Cranbrook applies for cull permit

If approved, the city would be able to cull 50 deer this year, but may still choose not to

Cranbrook will be applying for a wildlife permit to cull up to 50 deer in 2014. Council approved the move, which directs city administration to apply for the permit through the Ministry of Forests, Lands and Natural Resource Operations.

Mayor Wayne Stetski was quick to point out at the Monday, July 14 meeting, that even if the permits are granted, it would likely be up to the next sitting council to approve any culls, as there is a municipal election coming in November.

“The way I read this one is even if council decides tonight to approve the request for up to 50 deer, for permits that are required, it does not mean that that is going to happen,” he said.

“Potentially the decision to cull or not cull may very well be a decision of the next mayor and council,” said Stetski.

Coun. Bob Whetham said these are basically the recommendations that came out of the Cranbrook Urban Deer Management deer survey conducted in May. Whetham sits on the committee. The survey pointed to a majority of residents wanting the city to reduce the urban deer herd.

“I think the message is pretty strong that they are asking for support from council to try to do something to mitigate the problem,” Whetham said. “Previously we found that all the reported — or nearly all the reported — incidents with aggression involved people with dogs. This time we found that there were people reporting aggressive behaviour even when they didn’t have dogs. That’s something new to us and I think that’s something we have to act on.”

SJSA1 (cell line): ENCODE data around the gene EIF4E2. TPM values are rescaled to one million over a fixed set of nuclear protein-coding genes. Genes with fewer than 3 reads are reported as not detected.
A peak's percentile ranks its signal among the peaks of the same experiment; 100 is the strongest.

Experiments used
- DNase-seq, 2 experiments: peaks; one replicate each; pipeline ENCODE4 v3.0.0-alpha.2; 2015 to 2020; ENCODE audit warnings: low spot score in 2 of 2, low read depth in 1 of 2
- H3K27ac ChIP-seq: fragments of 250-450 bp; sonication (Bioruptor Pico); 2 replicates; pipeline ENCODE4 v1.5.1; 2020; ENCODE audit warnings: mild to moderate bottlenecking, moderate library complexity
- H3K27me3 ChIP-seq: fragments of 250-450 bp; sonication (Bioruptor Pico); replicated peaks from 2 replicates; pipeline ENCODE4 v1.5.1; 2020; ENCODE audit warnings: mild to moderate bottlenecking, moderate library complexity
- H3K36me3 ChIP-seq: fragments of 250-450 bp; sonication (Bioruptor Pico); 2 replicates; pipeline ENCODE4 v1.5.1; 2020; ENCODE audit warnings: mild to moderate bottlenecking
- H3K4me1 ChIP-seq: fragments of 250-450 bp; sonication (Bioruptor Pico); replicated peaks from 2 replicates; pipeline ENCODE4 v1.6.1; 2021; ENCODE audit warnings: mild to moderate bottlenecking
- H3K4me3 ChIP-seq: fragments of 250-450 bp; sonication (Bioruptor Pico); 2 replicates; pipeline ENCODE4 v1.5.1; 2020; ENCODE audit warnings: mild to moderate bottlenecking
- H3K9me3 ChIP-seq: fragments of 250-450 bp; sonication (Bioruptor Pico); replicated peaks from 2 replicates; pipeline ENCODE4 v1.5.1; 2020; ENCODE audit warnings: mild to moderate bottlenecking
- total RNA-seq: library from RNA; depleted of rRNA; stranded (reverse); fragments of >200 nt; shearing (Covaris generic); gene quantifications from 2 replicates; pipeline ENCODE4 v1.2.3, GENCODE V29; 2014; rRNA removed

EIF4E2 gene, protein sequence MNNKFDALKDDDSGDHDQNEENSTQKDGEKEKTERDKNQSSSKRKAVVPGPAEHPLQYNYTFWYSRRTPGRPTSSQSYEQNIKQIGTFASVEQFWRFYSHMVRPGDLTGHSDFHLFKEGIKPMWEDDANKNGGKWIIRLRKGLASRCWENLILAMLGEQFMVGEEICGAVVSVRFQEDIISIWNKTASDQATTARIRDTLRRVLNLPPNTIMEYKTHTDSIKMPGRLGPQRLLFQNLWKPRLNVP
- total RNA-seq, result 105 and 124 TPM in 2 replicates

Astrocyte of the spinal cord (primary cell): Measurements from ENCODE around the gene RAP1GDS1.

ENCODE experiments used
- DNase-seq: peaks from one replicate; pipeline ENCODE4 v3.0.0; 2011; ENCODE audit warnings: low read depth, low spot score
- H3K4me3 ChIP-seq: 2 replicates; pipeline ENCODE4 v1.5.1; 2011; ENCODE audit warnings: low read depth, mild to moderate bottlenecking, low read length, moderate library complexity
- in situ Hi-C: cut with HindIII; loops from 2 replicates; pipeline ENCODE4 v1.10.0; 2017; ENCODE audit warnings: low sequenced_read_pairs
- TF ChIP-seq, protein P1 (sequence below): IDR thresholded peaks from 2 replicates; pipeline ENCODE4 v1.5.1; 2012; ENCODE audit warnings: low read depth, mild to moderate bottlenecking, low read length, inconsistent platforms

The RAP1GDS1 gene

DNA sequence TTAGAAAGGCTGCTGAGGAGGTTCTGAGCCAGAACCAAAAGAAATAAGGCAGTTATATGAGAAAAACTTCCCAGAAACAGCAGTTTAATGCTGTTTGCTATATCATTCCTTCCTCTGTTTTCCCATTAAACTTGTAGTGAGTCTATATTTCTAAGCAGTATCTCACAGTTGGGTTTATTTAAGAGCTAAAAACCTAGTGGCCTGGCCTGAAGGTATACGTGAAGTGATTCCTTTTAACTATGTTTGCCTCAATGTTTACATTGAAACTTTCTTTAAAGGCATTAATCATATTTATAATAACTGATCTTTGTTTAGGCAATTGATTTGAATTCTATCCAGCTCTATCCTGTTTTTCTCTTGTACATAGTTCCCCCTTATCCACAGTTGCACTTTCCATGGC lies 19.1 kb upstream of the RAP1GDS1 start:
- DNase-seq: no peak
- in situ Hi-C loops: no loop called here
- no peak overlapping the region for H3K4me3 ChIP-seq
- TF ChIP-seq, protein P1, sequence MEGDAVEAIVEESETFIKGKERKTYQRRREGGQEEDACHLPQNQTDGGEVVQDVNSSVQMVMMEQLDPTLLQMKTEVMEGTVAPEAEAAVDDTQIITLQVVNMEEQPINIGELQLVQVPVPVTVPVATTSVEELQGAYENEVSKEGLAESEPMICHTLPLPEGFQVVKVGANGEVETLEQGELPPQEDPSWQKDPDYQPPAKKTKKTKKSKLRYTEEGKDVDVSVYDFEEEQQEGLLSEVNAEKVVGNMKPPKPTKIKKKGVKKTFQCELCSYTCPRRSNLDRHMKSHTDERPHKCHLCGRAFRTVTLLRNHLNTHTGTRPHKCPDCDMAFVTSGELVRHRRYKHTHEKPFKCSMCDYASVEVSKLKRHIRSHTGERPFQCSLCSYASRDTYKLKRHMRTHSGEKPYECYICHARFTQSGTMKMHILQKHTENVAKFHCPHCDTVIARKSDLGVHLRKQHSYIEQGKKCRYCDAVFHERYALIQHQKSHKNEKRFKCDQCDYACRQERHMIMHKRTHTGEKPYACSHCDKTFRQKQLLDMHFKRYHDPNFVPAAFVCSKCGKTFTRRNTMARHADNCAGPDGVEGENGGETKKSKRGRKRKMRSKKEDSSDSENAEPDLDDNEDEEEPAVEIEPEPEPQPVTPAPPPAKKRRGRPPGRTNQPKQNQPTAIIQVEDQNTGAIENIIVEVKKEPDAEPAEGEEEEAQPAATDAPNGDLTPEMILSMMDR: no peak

He said the options available to manage deer are still limited, as the only option currently sanctioned by the province is culling.

Mayor Stetski noted that he is on a committee looking at translocation of deer.

“Whether or not that would happen this fall, we’re still trying to work through some of the details on it,” Stetski said. “There certainly is an interest in trying two translocation projects in the East Kootenay involving two communities of which Cranbrook would be one of them. That potentially would have 20 animals move from each of these two communities.”

Stetski said it is preliminary at this time and may not happen before October or November.

In the report, the urban deer committee noted that it believes another deer count would be necessary in 2014 prior to conducting any population reduction measures. The province has also purchased 10 new clover trap frames and heavy netting to replace the traps vandalized in Kimberley and Cranbrook earlier this year.

CAO Wayne Staudt said to his understanding, the city would just be applying for the permits and not required to do a cull.

“You need to get in line for these permits and get in line for the administrative process,” Staudt said.

Coun. Diana J. Scott said council did get a lot of support from residents for further deer control measures.

“If we don’t apply for one and don’t get it, then want to do one, we’re hooped,” Scott said.

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